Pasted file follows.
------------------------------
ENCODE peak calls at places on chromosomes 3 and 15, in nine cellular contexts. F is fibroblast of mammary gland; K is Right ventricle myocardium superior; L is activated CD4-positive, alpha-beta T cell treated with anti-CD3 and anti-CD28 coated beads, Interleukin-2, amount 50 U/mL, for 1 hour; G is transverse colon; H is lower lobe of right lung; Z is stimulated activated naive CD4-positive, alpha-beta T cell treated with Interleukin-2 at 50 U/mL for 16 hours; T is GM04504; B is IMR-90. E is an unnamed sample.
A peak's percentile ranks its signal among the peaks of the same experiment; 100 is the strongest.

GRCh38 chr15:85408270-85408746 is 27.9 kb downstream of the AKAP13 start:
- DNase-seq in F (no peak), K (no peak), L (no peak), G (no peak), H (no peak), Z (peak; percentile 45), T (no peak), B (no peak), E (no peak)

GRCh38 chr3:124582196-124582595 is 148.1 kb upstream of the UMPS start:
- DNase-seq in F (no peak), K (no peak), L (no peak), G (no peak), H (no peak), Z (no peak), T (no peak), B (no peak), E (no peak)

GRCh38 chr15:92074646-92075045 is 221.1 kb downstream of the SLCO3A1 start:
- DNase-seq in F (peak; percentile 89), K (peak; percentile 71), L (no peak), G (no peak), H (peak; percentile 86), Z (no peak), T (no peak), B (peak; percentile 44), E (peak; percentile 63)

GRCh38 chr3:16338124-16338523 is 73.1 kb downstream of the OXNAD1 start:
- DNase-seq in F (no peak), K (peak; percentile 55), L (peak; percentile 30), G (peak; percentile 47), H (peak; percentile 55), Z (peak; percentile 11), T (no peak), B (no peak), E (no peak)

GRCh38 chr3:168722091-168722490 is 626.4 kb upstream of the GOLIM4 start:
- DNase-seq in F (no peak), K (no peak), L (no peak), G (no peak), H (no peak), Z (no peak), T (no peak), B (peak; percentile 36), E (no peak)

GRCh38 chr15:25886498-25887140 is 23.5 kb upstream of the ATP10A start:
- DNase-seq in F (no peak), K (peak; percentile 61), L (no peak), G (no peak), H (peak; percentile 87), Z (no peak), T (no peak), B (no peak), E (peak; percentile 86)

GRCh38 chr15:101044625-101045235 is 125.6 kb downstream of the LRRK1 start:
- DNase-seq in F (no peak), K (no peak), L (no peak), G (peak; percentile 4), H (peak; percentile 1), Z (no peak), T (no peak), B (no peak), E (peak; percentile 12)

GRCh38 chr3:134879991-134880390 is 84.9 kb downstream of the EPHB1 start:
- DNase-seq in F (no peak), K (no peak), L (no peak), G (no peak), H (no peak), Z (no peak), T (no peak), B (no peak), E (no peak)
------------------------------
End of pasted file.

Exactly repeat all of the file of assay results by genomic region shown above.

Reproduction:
ENCODE peak calls at places on chromosomes 3 and 15, in nine cellular contexts. F is fibroblast of mammary gland; K is Right ventricle myocardium superior; L is activated CD4-positive, alpha-beta T cell treated with anti-CD3 and anti-CD28 coated beads, Interleukin-2, amount 50 U/mL, for 1 hour; G is transverse colon; H is lower lobe of right lung; Z is stimulated activated naive CD4-positive, alpha-beta T cell treated with Interleukin-2 at 50 U/mL for 16 hours; T is GM04504; B is IMR-90. E is an unnamed sample.
A peak's percentile ranks its signal among the peaks of the same experiment; 100 is the strongest.

GRCh38 chr15:85408270-85408746 is 27.9 kb downstream of the AKAP13 start:
- DNase-seq in F (no peak), K (no peak), L (no peak), G (no peak), H (no peak), Z (peak; percentile 45), T (no peak), B (no peak), E (no peak)

GRCh38 chr3:124582196-124582595 is 148.1 kb upstream of the UMPS start:
- DNase-seq in F (no peak), K (no peak), L (no peak), G (no peak), H (no peak), Z (no peak), T (no peak), B (no peak), E (no peak)

GRCh38 chr15:92074646-92075045 is 221.1 kb downstream of the SLCO3A1 start:
- DNase-seq in F (peak; percentile 89), K (peak; percentile 71), L (no peak), G (no peak), H (peak; percentile 86), Z (no peak), T (no peak), B (peak; percentile 44), E (peak; percentile 63)

GRCh38 chr3:16338124-16338523 is 73.1 kb downstream of the OXNAD1 start:
- DNase-seq in F (no peak), K (peak; percentile 55), L (peak; percentile 30), G (peak; percentile 47), H (peak; percentile 55), Z (peak; percentile 11), T (no peak), B (no peak), E (no peak)

GRCh38 chr3:168722091-168722490 is 626.4 kb upstream of the GOLIM4 start:
- DNase-seq in F (no peak), K (no peak), L (no peak), G (no peak), H (no peak), Z (no peak), T (no peak), B (peak; percentile 36), E (no peak)

GRCh38 chr15:25886498-25887140 is 23.5 kb upstream of the ATP10A start:
- DNase-seq in F (no peak), K (peak; percentile 61), L (no peak), G (no peak), H (peak; percentile 87), Z (no peak), T (no peak), B (no peak), E (peak; percentile 86)

GRCh38 chr15:101044625-101045235 is 125.6 kb downstream of the LRRK1 start:
- DNase-seq in F (no peak), K (no peak), L (no peak), G (peak; percentile 4), H (peak; percentile 1), Z (no peak), T (no peak), B (no peak), E (peak; percentile 12)

GRCh38 chr3:134879991-134880390 is 84.9 kb downstream of the EPHB1 start:
- DNase-seq in F (no peak), K (no peak), L (no peak), G (no peak), H (no peak), Z (no peak), T (no peak), B (no peak), E (no peak)